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I have implemented the Perceptron Learning Algorithm in Python as below. Even with 500,000 iterations, it still won't converge.

I have a training data matrix X with target vector Y, and a weight vector w to be optimized.

My update rule is:

    # dot product to check for mistakes
    output = [np.sign(np.dot(X[i], w)) == Y[i] for i in range(0, len(X))]

    # find index of mistake. (choose randomly in order to avoid repeating same index.) 
    n = random.randint(0, len(X)-1)
    while(output[n]): # if output is true here, choose again
        n = random.randint(0, len(X)-1)

    # once we have found a mistake, update
    w = w + Y[n]*X[n] 

Is this wrong? Or why is it not converging even after 500,000 iterations?

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I wish I could prove it, but for any given recognizer there should be an infinite number of targets which cannot be trained (or Kurt Gödel is gonna have some back-pedaling to do). –  msw Oct 3 '13 at 2:17
just a side note - random sampling of missclassified example is highly inefficient, you should simply loop through all examples and update on each missclassified. –  lejlot Oct 3 '13 at 3:44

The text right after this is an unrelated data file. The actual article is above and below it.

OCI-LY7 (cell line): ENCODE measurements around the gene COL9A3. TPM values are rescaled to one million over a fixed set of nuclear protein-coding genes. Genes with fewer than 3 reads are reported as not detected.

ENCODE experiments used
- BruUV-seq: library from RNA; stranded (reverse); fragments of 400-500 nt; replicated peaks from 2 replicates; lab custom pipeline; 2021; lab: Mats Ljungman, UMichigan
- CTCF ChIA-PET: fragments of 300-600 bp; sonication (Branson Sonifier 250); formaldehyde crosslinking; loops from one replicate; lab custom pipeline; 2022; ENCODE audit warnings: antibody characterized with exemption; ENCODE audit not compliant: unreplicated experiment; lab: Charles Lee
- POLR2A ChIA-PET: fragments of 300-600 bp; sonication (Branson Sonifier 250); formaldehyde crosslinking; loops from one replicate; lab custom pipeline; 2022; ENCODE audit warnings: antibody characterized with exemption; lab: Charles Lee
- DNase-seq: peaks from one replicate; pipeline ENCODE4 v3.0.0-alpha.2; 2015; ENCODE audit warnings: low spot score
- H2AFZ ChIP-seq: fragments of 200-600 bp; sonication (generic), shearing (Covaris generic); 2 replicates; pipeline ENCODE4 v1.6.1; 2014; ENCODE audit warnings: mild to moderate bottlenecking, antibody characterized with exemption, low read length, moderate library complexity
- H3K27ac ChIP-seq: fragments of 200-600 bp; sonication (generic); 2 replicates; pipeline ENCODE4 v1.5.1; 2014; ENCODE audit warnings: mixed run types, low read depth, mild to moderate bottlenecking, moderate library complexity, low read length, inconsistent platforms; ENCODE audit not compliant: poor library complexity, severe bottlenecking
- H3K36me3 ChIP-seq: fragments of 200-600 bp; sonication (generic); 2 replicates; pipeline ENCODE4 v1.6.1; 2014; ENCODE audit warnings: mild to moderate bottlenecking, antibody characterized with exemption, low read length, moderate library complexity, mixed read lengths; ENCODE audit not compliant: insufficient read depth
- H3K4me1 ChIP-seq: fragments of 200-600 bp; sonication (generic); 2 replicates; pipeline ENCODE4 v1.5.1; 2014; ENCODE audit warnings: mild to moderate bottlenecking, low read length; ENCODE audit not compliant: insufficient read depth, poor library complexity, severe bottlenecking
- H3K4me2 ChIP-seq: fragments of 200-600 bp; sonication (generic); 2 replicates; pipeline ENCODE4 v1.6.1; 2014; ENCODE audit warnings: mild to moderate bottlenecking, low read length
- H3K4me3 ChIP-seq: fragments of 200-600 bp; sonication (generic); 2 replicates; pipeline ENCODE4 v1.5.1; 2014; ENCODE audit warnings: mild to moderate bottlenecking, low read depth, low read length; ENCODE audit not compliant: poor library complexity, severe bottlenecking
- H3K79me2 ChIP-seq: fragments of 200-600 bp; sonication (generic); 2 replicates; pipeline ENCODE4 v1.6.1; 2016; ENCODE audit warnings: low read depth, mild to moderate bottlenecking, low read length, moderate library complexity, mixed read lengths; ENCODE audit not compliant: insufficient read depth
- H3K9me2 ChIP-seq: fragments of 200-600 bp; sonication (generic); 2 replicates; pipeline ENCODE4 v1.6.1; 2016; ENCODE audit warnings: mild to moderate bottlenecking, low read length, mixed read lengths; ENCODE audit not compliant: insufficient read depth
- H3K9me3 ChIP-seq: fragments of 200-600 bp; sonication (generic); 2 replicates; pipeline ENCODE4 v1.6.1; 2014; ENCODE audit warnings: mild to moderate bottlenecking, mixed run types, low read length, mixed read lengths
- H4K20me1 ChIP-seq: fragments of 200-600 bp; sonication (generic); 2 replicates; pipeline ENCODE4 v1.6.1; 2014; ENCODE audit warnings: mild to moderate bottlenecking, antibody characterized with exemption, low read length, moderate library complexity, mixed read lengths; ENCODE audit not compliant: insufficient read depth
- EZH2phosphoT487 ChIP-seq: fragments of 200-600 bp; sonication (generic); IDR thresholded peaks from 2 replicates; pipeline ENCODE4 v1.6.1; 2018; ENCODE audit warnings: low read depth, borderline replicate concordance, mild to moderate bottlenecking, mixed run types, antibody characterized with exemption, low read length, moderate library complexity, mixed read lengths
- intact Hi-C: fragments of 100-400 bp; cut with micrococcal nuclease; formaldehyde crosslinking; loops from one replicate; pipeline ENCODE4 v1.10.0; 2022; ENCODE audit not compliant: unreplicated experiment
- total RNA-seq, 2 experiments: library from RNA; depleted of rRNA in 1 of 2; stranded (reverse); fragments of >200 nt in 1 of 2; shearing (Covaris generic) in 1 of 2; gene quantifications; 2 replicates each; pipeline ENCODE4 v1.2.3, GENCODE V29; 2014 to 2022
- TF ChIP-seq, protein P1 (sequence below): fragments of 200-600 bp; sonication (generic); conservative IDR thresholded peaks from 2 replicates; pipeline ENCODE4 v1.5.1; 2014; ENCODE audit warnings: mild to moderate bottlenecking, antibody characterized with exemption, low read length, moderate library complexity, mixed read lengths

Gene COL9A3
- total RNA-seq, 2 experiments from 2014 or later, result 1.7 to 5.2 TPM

Your perceptron update rule is also missing the learning rate parameter, which can affect convergence of the weights. –  bogatron Oct 3 '13 at 14:59

1 Answer 1

up vote 8 down vote accepted

Perceptrons by Minsky and Papert (in)famously demonstrated in 1969 that the perceptron learning algorithm is not guaranteed to converge for datasets that are not linearly separable.

If you're sure that your dataset is linearly separable, you might try adding a bias to each of your data vectors, as described by the question: Perceptron learning algorithm not converging to 0 -- adding a bias can help model decision boundaries that do not pass through the origin.

Alternatively, if you'd like to use a variant of the perceptron learning algorithm that is guaranteed to converge to a margin of specified width, even for datasets that are not linearly separable, have a look at the Averaged Perceptron -- PDF. The averaged perceptron is an approximation to the voted perceptron, which was introduced (as far as I know) in a nice paper by Freund and Schapire, "Large Margin Classification Using the Perceptron Algorithm" -- PDF.

Using an averaged perceptron, you make a copy of the parameter vector after each presentation of a training example during training. The final classifier uses the mean of all parameter vectors.

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